March 29, 2013
Over the past five years, I've learned that IT conferences come in all shapes and sizes.
On one extreme is VMworld, epic in scale, which takes up a sizable portion of the convention space in whatever city they decide to locate it in.
At the other end of the spectrum are small conferences like Monitorama. Accurately described as a "single track", it's two days of high signal, low noise immersion among the DevOps practitioners and elite, with the entire second day devoted to workshops and a "hackathon", where basically you sit around hacking on whatever cool technologies you want, with whoever you want. It's awesome.
Allspaw's keynote discussed monitoring considerations, including the reminder that we really need to learn from other disciplines. One of his key messages was that other professional domains have a common language or lexicon, and if we're going to interoperate with them and truly learn, we need to adoptt their shared language. We also need to establish a relatively standardized language among ourselves.
I really enjoy hearing John speak, and this message is right on target with what he's been saying, but one thing he mentioned that I hadn't considered before was that we actually have some advantages over other industries.
We might have relatively unsophisticated analytics and practices, but not only can we learn from other industries, we are going through our growing pains in the information age - we literally have the world's accumulated knowledge at our fingertips.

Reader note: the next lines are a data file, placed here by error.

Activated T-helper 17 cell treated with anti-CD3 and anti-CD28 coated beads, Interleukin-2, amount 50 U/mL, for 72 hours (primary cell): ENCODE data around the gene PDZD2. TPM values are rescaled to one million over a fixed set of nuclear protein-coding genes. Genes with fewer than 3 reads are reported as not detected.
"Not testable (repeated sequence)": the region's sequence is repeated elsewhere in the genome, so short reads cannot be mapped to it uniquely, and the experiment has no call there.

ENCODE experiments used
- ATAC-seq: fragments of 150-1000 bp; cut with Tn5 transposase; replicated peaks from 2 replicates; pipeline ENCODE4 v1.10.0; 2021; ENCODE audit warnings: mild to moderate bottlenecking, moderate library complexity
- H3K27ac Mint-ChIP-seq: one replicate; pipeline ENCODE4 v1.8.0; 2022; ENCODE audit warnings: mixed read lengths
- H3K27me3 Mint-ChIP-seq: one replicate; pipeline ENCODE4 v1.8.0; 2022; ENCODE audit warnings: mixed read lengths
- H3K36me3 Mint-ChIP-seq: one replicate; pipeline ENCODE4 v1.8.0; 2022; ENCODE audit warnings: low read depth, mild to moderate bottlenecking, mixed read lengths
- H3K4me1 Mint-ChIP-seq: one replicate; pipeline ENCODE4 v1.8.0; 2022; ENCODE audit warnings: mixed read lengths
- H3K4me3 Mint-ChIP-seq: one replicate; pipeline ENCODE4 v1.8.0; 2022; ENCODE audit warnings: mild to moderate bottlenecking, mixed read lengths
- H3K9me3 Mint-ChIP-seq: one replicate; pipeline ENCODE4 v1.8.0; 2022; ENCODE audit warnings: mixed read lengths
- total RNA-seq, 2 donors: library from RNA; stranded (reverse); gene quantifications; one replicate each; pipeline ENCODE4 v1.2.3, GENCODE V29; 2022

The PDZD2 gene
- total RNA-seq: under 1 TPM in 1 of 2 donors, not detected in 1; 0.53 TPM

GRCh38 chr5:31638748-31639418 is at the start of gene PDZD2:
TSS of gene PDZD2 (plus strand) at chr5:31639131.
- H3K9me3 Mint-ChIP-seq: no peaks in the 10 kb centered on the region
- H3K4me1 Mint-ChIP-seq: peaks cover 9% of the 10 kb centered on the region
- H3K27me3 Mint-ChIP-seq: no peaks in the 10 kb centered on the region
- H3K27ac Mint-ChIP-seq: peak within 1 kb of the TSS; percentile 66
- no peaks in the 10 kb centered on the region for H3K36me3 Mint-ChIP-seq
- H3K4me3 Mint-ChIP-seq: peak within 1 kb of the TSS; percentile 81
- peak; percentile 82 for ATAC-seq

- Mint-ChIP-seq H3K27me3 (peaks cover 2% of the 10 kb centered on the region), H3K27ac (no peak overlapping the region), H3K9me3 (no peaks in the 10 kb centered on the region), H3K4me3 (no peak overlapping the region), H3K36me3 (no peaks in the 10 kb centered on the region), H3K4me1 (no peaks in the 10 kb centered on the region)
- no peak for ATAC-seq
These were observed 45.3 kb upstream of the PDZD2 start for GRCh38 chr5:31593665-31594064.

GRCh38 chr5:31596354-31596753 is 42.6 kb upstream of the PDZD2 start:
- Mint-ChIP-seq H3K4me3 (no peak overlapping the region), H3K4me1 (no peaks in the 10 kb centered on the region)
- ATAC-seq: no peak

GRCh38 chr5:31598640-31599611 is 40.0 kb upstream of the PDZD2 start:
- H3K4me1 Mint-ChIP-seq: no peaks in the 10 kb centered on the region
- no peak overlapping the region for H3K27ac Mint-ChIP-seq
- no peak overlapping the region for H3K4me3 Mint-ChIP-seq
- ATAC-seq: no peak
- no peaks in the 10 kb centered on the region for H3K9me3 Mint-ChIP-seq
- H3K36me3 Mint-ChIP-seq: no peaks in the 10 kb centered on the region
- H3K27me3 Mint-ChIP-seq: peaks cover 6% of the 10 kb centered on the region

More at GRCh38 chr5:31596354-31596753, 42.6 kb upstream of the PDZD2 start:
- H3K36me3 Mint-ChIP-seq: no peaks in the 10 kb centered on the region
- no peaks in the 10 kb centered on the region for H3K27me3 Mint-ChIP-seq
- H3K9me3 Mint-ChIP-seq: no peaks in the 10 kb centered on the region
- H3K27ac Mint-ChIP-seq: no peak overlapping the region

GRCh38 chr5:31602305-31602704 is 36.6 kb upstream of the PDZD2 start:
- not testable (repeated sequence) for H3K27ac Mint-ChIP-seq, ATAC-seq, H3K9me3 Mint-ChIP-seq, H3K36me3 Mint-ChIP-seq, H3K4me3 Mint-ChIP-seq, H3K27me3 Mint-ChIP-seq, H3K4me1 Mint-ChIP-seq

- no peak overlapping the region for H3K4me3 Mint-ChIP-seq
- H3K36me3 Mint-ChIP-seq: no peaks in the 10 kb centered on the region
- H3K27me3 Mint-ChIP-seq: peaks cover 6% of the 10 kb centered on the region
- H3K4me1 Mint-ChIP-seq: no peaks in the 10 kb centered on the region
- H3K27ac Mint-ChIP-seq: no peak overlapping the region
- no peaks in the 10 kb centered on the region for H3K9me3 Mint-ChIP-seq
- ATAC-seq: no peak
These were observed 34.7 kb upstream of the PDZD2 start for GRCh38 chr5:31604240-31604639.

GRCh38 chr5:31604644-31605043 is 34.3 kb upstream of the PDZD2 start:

Dr Gunther's keynote was also very interesting, and he attacked monitoring from the perspective that all data is, by definition, incorrect. The very fact that we're rendering reality in the form of discrete numerical representations means that we're dealing with approximations. The real questions are:
- What is the degree of error?
- Is that degree of error acceptable?
Overall, there were 12 sessions and one panel, but in terms of content, it was absolutely packed. I seriously had a great time. It seemed like there was a lot of sitting, since only having one track means staying in one room, but there were several breaks and lunch to break it up and provide the all-important hallway track.
I don't know if Jason Dixon is planning on having it in Boston again next year, but I don't think it matters where it's held. I'm there, because the was the most valuable $100 I've spent in a long time. Even if the talks weren't packed with technical howtos, it was awesome to be exposed to so many new ideas and surrounded by so many people who had their stuff together. I would highly recommend this conference to anyone interested in web or devops or monitoring in general.